After the case Plessy drifted into anonymity, later becoming a life insurance collector with People's Life Insurance Co.
Plessy died in 1925 and is buried in his mother's family tomb in St. Louis Cemetery No. 1.
Mack Justin Spears
?-October 28, 1988
Mack Justin Spears was born in Wilson, Louisiana to Charlie and Mary Wheelock Spears, and attended elementary and secondary public schools in New Orleans. He held a Bachelor's degree from Dillard, a Master's degree from Xavier University, and a Doctorate in Education from Harvard University. During his career as an educator, he was a teacher, principal, visiting professor, university dean, and university professor of education.
Dr. Spears was the first African American to become president of the Louisiana School Boards Association. He was also the first African American to serve on the Orleans Parish School Board. He was elected president seven times during his eighteen years on the board.
Mack J. Spears died on October 28, 1988 after a lengthy illness and is buried in Lake Lawn Cemetery.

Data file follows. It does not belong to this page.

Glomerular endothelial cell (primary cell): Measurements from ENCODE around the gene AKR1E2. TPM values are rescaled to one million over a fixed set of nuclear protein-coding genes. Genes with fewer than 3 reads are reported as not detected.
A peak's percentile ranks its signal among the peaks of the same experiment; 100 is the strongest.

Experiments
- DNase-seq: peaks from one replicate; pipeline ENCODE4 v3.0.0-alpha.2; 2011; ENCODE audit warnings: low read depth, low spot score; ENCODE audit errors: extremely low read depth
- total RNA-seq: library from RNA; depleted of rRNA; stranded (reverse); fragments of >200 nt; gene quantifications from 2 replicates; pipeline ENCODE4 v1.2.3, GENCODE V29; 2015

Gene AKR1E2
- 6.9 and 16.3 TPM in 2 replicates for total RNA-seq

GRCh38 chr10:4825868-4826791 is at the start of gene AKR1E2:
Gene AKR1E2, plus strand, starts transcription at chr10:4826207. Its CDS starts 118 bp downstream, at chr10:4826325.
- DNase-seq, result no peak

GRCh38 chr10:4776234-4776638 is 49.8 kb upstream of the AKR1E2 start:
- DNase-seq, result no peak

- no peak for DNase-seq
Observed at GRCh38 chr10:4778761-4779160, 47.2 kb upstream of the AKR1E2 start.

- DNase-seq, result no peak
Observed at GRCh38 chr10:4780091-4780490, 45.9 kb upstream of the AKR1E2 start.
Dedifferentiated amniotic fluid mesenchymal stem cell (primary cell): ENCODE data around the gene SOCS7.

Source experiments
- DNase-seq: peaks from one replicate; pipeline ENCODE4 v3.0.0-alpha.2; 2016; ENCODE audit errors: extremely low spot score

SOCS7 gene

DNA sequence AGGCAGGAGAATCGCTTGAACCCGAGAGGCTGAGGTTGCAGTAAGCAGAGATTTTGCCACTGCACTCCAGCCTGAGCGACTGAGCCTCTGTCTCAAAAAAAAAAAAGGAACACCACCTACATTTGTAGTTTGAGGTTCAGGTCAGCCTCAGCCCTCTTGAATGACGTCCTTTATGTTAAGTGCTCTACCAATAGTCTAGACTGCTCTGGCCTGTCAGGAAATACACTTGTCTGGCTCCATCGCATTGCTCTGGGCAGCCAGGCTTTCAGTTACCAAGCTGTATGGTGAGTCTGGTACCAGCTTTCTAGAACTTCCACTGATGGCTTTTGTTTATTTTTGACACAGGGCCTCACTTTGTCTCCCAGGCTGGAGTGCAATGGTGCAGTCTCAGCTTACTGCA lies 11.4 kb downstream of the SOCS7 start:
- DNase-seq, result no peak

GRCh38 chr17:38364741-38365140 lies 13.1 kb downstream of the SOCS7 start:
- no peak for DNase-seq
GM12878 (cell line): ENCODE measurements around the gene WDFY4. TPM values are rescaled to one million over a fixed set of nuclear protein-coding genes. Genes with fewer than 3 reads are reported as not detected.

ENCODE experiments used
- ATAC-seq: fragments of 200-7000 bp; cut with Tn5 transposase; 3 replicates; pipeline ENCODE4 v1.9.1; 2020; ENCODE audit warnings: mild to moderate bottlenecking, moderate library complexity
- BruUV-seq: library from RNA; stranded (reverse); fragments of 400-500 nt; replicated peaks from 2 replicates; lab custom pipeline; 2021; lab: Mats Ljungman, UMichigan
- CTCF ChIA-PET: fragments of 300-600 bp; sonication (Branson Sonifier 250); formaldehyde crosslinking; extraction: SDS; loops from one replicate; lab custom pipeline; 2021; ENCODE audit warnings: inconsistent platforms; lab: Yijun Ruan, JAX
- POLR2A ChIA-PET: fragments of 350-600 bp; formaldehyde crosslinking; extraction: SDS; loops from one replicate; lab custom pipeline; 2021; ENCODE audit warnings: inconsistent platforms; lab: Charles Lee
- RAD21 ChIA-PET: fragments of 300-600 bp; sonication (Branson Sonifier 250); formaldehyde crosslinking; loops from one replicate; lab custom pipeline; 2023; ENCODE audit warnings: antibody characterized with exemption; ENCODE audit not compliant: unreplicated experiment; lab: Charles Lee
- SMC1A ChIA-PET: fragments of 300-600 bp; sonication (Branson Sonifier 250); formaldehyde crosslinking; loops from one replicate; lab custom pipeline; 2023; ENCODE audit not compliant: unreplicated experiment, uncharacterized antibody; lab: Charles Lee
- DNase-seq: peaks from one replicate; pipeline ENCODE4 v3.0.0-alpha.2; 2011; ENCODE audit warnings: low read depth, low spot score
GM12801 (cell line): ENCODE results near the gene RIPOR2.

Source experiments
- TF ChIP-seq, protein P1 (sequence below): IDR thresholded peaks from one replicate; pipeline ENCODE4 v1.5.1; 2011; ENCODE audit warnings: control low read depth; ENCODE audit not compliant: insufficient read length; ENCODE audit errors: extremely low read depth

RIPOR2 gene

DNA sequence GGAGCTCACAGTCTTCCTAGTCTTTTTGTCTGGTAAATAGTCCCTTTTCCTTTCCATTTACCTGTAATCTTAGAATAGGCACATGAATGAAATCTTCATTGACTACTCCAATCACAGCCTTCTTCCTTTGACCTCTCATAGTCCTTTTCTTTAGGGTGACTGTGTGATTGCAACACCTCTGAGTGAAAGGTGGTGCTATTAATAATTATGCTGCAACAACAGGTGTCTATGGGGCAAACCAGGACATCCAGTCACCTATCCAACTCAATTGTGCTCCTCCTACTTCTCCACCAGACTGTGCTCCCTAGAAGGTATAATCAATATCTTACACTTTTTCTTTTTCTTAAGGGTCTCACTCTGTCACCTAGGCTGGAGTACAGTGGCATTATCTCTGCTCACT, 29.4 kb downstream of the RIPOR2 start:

Dorothy Mae Delavallade Taylor
August 10, 1928 - August 18, 2000
In 1971, Dorothy Mae Taylor became the first African American woman elected to the Louisiana House of Representatives. This accomplishment was one of many that she held as a public official.
The youngest of thirteen children born to Charles Henry and Mary Delavallade on August 10, 1928, Dorothy was educated in Orleans Parish Schools and attended Southern University at Baton Rouge. Her career in public service began after she married Johnny Taylor, Jr. in 1948. By the mid-1950s Taylor was a wife and mother and an active member of her children's Parent Teacher Association (PTA). As president of the PTA during a time when segregation was still the norm in Orleans Parish Schools, Taylor demanded that the Orleans Parish School Board provide supplies for black schools equal to those given to white schools. Her activism continued following the desegregation of the school system as she led efforts to desegregate the New Orleans Recreation Department (NORD) and to help black citizens register to vote.